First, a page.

Illinois has become the first state where a groundbreaking internet privacy bill has reached the governor’s desk, according to data privacy experts, and advocates are urging Gov. Bruce Rauner to sign it into law. House Bill 3449 – the Geolocation Privacy Protection Act – would require internet companies and entities to tell consumers what geolocation data they are collecting, why they are gathering that information and with whom they are sharing it.
The grandmother of Semaj Crosby, the toddler who was found dead in her Joliet home, said she is still waiting for news about the investigation into the girl’s mysterious death just like everyone else. Darlene Crosby is one of four women who was at the house on the day Semaj went missing. Will County Sheriff’s detectives said Crosby, Semaj’s mother Sheri Gordon, Semaj’s aunt and a family friend have all retained attorneys and are not cooperating in the ongoing criminal investigation.
The Americans with Disabilities Act requires equal access for everyone in physical spaces, but attorneys argue that current ADA regulations also extend to how companies do business on the web. “It’s no different than someone not being able to move into your store with a wheelchair if someone without vision can’t access your website to buy your goods and services,” said attorney Marc Dann.
Muck Rack makes it simple to find people, tweets, or articles that mention any name, keyword, company, hashtag etc. We've compiled this guide to help you make the most of your search.
Selecting a term
Start searching tweets, articles from media outlets, articles mentioned in tweets, journalists'
names, titles and bios with some suggested searches:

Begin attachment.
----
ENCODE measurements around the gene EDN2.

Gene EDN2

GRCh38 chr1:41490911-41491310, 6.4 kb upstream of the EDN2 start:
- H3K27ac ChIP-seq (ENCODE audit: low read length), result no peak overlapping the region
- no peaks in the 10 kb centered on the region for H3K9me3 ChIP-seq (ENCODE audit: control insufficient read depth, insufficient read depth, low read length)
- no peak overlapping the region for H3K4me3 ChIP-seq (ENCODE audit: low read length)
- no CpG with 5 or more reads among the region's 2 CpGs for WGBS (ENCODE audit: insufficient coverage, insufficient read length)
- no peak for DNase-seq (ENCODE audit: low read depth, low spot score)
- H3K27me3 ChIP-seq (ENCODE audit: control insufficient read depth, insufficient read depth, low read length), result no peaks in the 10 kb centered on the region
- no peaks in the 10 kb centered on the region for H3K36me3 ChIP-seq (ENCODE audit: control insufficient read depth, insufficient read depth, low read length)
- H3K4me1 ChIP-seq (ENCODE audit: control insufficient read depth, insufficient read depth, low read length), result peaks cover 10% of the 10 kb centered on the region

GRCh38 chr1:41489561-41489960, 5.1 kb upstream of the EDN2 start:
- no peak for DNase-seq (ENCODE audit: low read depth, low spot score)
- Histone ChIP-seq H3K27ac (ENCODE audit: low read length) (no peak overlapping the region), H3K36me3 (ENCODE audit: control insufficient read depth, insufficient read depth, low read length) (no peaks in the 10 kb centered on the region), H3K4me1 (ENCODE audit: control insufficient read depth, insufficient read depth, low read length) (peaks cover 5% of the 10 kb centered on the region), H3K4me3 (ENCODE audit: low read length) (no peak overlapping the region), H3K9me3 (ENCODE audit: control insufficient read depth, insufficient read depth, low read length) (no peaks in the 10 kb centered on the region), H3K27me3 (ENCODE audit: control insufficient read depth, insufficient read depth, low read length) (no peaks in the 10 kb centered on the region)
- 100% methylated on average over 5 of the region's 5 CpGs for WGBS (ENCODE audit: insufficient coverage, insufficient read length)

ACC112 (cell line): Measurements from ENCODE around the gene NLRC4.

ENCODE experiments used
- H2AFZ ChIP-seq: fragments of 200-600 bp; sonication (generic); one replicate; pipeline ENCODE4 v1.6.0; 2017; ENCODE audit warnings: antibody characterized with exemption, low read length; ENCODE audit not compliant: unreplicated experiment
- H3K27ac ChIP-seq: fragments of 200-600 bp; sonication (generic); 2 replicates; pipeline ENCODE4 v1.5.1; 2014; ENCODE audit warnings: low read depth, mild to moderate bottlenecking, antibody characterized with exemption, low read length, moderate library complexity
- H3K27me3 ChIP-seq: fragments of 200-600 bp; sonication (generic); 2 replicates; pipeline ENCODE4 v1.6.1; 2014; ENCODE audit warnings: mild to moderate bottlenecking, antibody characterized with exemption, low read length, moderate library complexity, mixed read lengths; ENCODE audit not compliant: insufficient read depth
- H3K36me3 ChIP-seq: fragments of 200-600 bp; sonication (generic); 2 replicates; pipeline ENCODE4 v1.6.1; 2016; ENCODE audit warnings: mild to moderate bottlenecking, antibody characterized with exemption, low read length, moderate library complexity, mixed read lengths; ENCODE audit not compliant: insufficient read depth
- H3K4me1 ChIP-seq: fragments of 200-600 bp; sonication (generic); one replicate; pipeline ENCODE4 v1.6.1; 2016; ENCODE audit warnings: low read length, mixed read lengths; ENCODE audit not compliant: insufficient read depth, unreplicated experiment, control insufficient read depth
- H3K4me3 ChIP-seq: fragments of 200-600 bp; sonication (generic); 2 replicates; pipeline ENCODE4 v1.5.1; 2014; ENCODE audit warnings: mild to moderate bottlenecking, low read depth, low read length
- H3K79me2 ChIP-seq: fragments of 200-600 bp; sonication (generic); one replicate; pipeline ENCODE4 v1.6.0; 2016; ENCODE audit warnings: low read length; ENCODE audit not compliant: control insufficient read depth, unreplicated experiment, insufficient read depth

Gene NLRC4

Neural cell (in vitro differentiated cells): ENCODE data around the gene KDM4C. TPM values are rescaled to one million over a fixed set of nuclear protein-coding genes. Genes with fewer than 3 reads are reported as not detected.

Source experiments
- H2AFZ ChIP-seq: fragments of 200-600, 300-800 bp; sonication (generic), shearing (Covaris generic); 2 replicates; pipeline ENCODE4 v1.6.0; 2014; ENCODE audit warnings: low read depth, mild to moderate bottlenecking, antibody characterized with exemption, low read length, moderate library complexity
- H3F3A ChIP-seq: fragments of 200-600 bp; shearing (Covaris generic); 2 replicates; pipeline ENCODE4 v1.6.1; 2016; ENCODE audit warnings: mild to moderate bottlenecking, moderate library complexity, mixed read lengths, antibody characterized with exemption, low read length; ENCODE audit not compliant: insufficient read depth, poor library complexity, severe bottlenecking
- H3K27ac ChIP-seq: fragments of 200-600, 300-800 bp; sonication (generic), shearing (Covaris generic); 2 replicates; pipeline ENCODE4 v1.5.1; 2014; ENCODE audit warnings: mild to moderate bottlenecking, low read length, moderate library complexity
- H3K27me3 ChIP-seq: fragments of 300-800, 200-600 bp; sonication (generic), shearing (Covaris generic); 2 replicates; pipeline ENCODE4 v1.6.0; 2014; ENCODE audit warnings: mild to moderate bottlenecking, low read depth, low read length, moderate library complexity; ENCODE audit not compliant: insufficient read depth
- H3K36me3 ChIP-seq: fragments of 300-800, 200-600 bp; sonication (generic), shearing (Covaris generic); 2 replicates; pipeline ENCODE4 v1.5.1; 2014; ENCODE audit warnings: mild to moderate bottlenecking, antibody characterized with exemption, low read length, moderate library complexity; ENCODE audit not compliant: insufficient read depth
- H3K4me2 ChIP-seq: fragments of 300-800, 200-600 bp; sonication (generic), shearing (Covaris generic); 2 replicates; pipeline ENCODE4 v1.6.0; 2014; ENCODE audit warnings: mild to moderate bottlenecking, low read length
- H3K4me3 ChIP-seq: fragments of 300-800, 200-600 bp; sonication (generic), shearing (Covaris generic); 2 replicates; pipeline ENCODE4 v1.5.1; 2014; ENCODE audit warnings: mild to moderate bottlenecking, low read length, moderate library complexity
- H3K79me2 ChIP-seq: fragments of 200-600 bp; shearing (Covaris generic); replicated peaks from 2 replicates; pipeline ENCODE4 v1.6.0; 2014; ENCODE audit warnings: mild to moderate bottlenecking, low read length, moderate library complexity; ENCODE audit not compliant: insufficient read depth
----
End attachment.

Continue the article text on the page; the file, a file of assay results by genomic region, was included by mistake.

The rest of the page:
Companies or Topics (e.g. iPhone, Microsoft)
Phrases (e.g. "cloud computing") — use quotes to keep the terms together
Twitter handles (e.g. @username) — returns those who have mentioned or replied to
Names (e.g. "David Pogue")
Hashtags (e.g. #sxsw, #london2012)
Bio details (e.g. vegan, Olympics, father)
Muck Rack's Advanced Search allows for many boolean operators.
Find results that mention multiple specified terms, use AND or
+. For example, ensure each result contains both Elon Musk and Mark Zuckerberg by
searching Obama AND Romney or Obama + Romney.
Use the operators OR or , to broaden your search when you'd like either of
multiple terms to appear in results. (This is the default behavior of our search when no operators
are used.) For example, search for democrat OR republican to find results that refer to
Democrats and/or Republicans.
Use NOT or - to subtract results from your search. For
example, searching Disney will yield results about the Walt Disney Company as well as Walt Disney
World Resort. To exclude mentions of Disney World, search for Disney -World or Disney
When using one of these operators with a phrase, enclose it in quotation marks. For example, you can
find results about smartphones excluding Apple's iPhone 4S by searching smartphone -"iPhone
Exact case matching or punctuation
If you're searching for a brand name or keyword that relies on specific punctuation marks or capitalization, you can
find results that match your exact query by adding matchcase: before the keyword you're searching for, like matchcase:E*TRADE .
Use parentheses to separate multiple
boolean phrases. For example, to find journalists talking about having fun in Disney World or
Disneyland, search for ("disney world" OR disneyland) AND fun.
An asterisk can be used to search for any variation of a root word truncated by the asterisk. For example, searching for admin* will return results for administrator, administration, administer, administered, etc.
A near operator is an AND operator where you can control the distance between the words. You can vary the distance the near operation uses by adding a forward slash and number (between 0-99) such as strawberries NEAR/10 "whipped cream", which means the strawberries must exist within 10 words of "whipped cream".